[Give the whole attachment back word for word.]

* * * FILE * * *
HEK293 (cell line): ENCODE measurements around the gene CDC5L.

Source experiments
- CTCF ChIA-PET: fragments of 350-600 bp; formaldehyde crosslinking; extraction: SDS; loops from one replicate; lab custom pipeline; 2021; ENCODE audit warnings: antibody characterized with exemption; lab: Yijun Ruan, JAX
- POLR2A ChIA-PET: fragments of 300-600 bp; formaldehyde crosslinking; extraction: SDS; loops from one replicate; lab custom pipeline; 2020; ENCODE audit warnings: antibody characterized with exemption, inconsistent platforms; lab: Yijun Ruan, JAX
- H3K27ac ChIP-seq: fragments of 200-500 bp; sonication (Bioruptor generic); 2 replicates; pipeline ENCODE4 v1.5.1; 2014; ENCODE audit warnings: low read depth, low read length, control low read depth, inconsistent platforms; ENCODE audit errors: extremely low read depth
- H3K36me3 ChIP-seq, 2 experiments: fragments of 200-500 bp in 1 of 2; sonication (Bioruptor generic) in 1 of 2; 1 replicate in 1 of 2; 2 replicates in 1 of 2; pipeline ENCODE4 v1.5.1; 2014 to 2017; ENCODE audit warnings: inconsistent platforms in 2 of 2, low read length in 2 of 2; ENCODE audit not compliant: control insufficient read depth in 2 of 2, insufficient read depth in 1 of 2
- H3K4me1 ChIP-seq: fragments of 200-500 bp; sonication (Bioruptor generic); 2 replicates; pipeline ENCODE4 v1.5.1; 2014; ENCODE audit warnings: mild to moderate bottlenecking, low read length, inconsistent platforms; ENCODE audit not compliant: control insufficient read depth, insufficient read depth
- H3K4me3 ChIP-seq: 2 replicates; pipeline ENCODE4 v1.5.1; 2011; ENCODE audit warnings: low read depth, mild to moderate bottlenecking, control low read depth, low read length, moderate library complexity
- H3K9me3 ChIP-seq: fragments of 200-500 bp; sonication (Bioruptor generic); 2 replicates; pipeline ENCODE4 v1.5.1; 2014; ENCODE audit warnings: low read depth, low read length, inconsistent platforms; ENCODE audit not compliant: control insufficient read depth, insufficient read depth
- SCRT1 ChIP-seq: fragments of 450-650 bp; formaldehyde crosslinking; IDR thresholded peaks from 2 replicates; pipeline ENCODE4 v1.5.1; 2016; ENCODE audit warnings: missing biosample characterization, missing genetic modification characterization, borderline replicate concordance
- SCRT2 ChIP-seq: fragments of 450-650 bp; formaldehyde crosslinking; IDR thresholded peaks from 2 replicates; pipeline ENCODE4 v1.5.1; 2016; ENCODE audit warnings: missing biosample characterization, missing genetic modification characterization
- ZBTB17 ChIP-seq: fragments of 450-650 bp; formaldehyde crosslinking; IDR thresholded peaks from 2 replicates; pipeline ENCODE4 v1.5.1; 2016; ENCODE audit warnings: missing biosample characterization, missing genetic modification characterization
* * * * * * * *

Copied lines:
HEK293 (cell line): ENCODE measurements around the gene CDC5L.

Source experiments
- CTCF ChIA-PET: fragments of 350-600 bp; formaldehyde crosslinking; extraction: SDS; loops from one replicate; lab custom pipeline; 2021; ENCODE audit warnings: antibody characterized with exemption; lab: Yijun Ruan, JAX
- POLR2A ChIA-PET: fragments of 300-600 bp; formaldehyde crosslinking; extraction: SDS; loops from one replicate; lab custom pipeline; 2020; ENCODE audit warnings: antibody characterized with exemption, inconsistent platforms; lab: Yijun Ruan, JAX
- H3K27ac ChIP-seq: fragments of 200-500 bp; sonication (Bioruptor generic); 2 replicates; pipeline ENCODE4 v1.5.1; 2014; ENCODE audit warnings: low read depth, low read length, control low read depth, inconsistent platforms; ENCODE audit errors: extremely low read depth
- H3K36me3 ChIP-seq, 2 experiments: fragments of 200-500 bp in 1 of 2; sonication (Bioruptor generic) in 1 of 2; 1 replicate in 1 of 2; 2 replicates in 1 of 2; pipeline ENCODE4 v1.5.1; 2014 to 2017; ENCODE audit warnings: inconsistent platforms in 2 of 2, low read length in 2 of 2; ENCODE audit not compliant: control insufficient read depth in 2 of 2, insufficient read depth in 1 of 2
- H3K4me1 ChIP-seq: fragments of 200-500 bp; sonication (Bioruptor generic); 2 replicates; pipeline ENCODE4 v1.5.1; 2014; ENCODE audit warnings: mild to moderate bottlenecking, low read length, inconsistent platforms; ENCODE audit not compliant: control insufficient read depth, insufficient read depth
- H3K4me3 ChIP-seq: 2 replicates; pipeline ENCODE4 v1.5.1; 2011; ENCODE audit warnings: low read depth, mild to moderate bottlenecking, control low read depth, low read length, moderate library complexity
- H3K9me3 ChIP-seq: fragments of 200-500 bp; sonication (Bioruptor generic); 2 replicates; pipeline ENCODE4 v1.5.1; 2014; ENCODE audit warnings: low read depth, low read length, inconsistent platforms; ENCODE audit not compliant: control insufficient read depth, insufficient read depth
- SCRT1 ChIP-seq: fragments of 450-650 bp; formaldehyde crosslinking; IDR thresholded peaks from 2 replicates; pipeline ENCODE4 v1.5.1; 2016; ENCODE audit warnings: missing biosample characterization, missing genetic modification characterization, borderline replicate concordance
- SCRT2 ChIP-seq: fragments of 450-650 bp; formaldehyde crosslinking; IDR thresholded peaks from 2 replicates; pipeline ENCODE4 v1.5.1; 2016; ENCODE audit warnings: missing biosample characterization, missing genetic modification characterization
- ZBTB17 ChIP-seq: fragments of 450-650 bp; formaldehyde crosslinking; IDR thresholded peaks from 2 replicates; pipeline ENCODE4 v1.5.1; 2016; ENCODE audit warnings: missing biosample characterization, missing genetic modification characterization